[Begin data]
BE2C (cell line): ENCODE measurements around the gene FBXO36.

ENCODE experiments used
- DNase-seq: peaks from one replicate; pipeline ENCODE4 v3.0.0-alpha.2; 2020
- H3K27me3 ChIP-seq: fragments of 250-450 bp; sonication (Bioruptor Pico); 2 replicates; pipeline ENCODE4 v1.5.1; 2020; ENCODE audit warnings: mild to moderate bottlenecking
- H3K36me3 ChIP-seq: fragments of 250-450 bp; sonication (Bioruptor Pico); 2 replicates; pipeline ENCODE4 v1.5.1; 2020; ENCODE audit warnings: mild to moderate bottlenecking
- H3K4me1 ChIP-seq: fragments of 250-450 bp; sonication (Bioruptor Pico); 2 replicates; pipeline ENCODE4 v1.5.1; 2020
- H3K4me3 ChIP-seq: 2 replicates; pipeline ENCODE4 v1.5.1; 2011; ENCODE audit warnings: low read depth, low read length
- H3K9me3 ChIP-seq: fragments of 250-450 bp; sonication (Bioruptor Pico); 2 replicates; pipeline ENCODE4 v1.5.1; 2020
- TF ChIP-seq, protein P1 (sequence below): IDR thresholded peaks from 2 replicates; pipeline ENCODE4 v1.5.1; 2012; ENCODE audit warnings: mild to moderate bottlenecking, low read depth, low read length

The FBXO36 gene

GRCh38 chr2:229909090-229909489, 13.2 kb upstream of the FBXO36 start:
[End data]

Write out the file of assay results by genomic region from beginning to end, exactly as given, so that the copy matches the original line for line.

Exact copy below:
BE2C (cell line): ENCODE measurements around the gene FBXO36.

ENCODE experiments used
- DNase-seq: peaks from one replicate; pipeline ENCODE4 v3.0.0-alpha.2; 2020
- H3K27me3 ChIP-seq: fragments of 250-450 bp; sonication (Bioruptor Pico); 2 replicates; pipeline ENCODE4 v1.5.1; 2020; ENCODE audit warnings: mild to moderate bottlenecking
- H3K36me3 ChIP-seq: fragments of 250-450 bp; sonication (Bioruptor Pico); 2 replicates; pipeline ENCODE4 v1.5.1; 2020; ENCODE audit warnings: mild to moderate bottlenecking
- H3K4me1 ChIP-seq: fragments of 250-450 bp; sonication (Bioruptor Pico); 2 replicates; pipeline ENCODE4 v1.5.1; 2020
- H3K4me3 ChIP-seq: 2 replicates; pipeline ENCODE4 v1.5.1; 2011; ENCODE audit warnings: low read depth, low read length
- H3K9me3 ChIP-seq: fragments of 250-450 bp; sonication (Bioruptor Pico); 2 replicates; pipeline ENCODE4 v1.5.1; 2020
- TF ChIP-seq, protein P1 (sequence below): IDR thresholded peaks from 2 replicates; pipeline ENCODE4 v1.5.1; 2012; ENCODE audit warnings: mild to moderate bottlenecking, low read depth, low read length

The FBXO36 gene

GRCh38 chr2:229909090-229909489, 13.2 kb upstream of the FBXO36 start: